It appears that in my current semester, for the programming class, we have to learn a new programming language. What’s more, we actually have to blog about our progress in learning the new language and basically “making it our own” as the instructor put it. I assume the blogging will be done on another platform but if English is allowed, I’ll just copypaste it over to this blog. For now, I suppose this is blog post 0.
We’re following this book called Seven Languages in Seven Weeks by Bruce A. Tate, and the book introduces the following languages: Ruby, Io, Prolog, Scala, Erlang, Clojure, and Haskell. From what I understand, we need to pick one of these.
Now, to be honest, I haven’t looked into most of them – just Ruby and Haskell, and the impression I have so far is that Ruby’s syntax looks really simple, and Haskell’s syntax made me hate life. I absolutely have no clue about the rest. I’ll have to continue reading the book and look into the remaining languages next week.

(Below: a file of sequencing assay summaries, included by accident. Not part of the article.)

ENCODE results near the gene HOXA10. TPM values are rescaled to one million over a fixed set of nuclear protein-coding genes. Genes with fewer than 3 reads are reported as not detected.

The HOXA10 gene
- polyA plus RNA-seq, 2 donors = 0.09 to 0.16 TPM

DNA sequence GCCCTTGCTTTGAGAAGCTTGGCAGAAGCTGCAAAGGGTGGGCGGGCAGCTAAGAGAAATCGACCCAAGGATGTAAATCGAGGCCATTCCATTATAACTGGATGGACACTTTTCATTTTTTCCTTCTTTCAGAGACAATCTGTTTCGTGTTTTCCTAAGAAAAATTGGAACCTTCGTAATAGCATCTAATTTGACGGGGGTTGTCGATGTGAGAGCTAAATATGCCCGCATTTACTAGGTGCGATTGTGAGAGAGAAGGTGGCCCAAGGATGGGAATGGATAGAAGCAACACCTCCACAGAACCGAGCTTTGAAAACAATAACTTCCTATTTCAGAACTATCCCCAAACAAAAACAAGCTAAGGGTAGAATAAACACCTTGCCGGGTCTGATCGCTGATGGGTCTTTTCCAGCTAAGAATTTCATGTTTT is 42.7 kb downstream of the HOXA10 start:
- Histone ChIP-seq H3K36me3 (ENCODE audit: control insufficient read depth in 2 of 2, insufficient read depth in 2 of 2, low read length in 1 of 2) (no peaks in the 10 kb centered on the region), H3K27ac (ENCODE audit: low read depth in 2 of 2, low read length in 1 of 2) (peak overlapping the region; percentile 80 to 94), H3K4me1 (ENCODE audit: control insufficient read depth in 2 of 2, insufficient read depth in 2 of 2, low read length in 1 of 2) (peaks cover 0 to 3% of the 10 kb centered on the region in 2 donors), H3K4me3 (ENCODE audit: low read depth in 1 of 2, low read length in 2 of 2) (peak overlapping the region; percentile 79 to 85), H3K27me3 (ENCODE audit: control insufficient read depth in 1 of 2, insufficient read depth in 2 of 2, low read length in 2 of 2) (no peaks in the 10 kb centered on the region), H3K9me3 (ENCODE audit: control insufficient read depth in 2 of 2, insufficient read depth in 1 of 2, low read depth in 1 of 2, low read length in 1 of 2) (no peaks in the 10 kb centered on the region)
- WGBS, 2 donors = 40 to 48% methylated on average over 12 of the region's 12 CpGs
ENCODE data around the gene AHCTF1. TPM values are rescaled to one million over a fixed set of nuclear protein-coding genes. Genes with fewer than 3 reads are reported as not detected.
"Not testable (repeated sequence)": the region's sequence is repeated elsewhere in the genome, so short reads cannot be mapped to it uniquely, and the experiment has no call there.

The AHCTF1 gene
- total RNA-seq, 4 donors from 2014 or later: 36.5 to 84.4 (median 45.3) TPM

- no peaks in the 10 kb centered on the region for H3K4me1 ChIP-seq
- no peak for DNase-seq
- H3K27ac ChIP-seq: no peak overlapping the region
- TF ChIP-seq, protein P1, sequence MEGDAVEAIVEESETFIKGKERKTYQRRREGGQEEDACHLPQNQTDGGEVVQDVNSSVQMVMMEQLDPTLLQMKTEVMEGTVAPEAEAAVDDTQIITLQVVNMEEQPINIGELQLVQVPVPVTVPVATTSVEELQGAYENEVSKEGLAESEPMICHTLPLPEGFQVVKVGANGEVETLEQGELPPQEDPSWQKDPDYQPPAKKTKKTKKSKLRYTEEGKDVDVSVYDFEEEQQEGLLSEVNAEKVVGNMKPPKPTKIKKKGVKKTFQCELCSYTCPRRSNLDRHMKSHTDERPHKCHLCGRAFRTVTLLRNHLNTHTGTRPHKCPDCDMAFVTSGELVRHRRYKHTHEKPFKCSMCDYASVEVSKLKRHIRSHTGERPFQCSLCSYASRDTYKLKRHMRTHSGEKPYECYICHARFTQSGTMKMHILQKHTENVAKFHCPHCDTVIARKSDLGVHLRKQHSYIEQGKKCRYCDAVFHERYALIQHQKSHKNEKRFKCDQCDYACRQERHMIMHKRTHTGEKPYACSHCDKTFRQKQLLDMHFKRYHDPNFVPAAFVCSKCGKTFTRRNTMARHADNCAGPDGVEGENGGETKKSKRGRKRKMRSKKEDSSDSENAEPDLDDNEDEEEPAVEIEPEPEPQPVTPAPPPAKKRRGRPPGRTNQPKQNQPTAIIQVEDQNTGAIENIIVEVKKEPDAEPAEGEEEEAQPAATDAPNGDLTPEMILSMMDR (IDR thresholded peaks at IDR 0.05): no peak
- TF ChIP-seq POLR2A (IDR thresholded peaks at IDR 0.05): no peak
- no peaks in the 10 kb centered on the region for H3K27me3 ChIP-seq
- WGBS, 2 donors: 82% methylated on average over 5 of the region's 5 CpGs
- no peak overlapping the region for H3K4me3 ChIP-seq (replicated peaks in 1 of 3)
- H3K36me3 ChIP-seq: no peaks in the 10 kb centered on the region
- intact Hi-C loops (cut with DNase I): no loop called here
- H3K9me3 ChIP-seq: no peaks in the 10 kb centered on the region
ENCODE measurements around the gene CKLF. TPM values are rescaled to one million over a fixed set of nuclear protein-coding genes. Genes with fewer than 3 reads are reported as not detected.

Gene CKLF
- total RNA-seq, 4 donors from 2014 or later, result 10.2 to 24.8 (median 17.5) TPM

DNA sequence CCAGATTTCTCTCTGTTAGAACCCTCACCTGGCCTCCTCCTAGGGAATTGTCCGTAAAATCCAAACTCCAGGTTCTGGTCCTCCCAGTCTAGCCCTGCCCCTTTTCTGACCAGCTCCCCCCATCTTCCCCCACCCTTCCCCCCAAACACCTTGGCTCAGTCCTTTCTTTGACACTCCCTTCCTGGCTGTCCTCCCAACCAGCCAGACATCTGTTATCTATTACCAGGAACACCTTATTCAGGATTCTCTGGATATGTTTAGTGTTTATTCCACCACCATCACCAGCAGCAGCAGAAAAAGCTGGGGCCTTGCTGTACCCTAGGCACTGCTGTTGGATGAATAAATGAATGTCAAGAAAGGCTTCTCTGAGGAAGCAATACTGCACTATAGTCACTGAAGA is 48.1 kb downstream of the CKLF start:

Aside from the aforementioned languages, I’m also interested in Python, Rust, and C#. Python seems simple and fun to learn. Rust also seems interesting to me because it actually has a good following and the syntax looks readable. To be perfectly honest though, I haven’t looked into their practical uses yet.
Finally, C# also interests me but I can’t really put it in the list of languages I’d like to learn for this course – I already know quite a bit about C# as it’s my go-to language when I program in my free time. I even use it in the programming course despite the course being made for Java.